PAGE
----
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A new appropriations bill making its way through the House would significantly undermine the Biden administration’s goals for managing the Grand Staircase-Escalante National Monument in Utah, according to multiple environmental groups.

The controversial bill, passed by the House Appropriations Committee in July, aims to tie the hands of the Bureau of Land Management (BLM) in two key ways when it comes to overseeing the sprawling 1.9 million acre monument. First, it would prevent the BLM from managing the land according to President Biden’s 2021 proclamation that restored the monument to its full original boundaries after former President Trump slashed its size in half in 2017.

Instead, the bill would mandate the BLM continue managing the monument under the reduced boundaries and guidelines put in place by the Trump administration. Second, the bill would block the BLM from implementing its proposed Public Lands Rule that would allow conservation efforts to be weighted equally with grazing, mining, and other land uses.

The House bill is opposed by 50 environmental groups, including the Southern Utah Wilderness Alliance (SUWA), whose director Travis Hammill warned it “would undermine management within the reestablished monument boundaries.” Utah Republican Rep. Chris Stewart declined requests for comment on the bill, which is expected to see a full House vote in September.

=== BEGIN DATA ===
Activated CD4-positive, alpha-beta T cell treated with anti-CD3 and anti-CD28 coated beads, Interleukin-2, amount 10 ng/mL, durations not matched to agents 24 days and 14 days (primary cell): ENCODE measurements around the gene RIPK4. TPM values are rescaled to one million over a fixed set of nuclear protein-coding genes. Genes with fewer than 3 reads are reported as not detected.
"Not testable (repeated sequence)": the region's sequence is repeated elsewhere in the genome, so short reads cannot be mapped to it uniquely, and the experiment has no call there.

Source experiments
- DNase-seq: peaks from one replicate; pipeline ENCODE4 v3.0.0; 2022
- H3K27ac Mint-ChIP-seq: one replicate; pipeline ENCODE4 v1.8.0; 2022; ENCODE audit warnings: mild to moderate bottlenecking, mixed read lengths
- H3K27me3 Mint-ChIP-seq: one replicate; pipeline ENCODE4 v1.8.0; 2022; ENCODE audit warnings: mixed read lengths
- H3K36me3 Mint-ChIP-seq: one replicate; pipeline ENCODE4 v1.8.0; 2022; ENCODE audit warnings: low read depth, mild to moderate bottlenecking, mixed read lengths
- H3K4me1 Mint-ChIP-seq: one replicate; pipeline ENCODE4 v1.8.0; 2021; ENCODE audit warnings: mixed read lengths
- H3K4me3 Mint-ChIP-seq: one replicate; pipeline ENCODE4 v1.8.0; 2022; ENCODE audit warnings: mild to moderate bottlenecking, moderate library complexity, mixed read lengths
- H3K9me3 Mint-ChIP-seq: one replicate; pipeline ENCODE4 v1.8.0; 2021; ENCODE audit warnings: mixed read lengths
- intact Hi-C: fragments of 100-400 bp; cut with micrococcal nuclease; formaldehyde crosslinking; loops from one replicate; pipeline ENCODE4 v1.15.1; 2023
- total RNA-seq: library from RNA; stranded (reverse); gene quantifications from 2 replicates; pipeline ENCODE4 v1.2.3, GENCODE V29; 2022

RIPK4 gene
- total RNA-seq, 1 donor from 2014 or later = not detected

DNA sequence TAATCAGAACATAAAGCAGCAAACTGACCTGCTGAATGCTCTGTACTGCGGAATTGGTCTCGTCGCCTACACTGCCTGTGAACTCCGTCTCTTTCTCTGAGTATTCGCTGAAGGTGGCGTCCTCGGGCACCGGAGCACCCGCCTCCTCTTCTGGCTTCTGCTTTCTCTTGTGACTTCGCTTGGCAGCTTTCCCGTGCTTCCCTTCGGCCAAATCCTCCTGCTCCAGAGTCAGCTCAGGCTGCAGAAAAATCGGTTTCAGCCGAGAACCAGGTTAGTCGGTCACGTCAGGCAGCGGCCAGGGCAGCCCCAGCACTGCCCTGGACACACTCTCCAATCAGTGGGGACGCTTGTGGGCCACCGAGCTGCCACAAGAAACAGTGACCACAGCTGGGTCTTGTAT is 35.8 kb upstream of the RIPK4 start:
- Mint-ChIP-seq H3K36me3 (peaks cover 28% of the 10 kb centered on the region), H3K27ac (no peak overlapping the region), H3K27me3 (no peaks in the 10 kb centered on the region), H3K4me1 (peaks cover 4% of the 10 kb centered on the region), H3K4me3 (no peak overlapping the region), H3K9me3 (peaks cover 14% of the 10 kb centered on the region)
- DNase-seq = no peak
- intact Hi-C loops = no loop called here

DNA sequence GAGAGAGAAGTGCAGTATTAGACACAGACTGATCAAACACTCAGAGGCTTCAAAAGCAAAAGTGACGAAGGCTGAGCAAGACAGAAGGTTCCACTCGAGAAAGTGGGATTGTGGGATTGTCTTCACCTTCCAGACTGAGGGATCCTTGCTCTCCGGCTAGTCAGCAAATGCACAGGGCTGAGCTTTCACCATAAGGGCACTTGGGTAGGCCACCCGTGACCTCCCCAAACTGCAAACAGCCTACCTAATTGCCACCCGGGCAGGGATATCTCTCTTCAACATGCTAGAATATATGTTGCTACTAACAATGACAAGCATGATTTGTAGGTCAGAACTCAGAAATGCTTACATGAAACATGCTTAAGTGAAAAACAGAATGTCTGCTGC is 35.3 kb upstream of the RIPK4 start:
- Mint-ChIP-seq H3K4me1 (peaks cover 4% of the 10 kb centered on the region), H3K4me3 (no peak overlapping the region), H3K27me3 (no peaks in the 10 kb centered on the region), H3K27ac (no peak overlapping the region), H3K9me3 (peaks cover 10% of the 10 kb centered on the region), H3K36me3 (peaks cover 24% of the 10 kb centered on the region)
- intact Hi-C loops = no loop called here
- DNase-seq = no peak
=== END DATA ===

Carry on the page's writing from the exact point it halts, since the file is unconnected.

Local officials in Utah have also worked to stymie the BLM’s new draft management plan for the monument that was introduced earlier this month. Garfield County Commissioner Leland Pollock said he worked with Rep. Stewart to limit the BLM’s funding and claimed the new plan would “wipe out grazing, bankrupt ranchers and farmers, close some roads and stop ATV use.”

However, conservationists argue the BLM’s preferred proposal would be a major improvement over the Trump administration’s lax rules. It would establish four management zones limiting public access and development in the more pristine areas of the monument while banning target shooting and limiting OHVs in certain zones. The BLM is accepting public comment on the proposal until November 9, 2023 as it seeks to finalize a plan balancing conservation with recreation in the iconic landscape.

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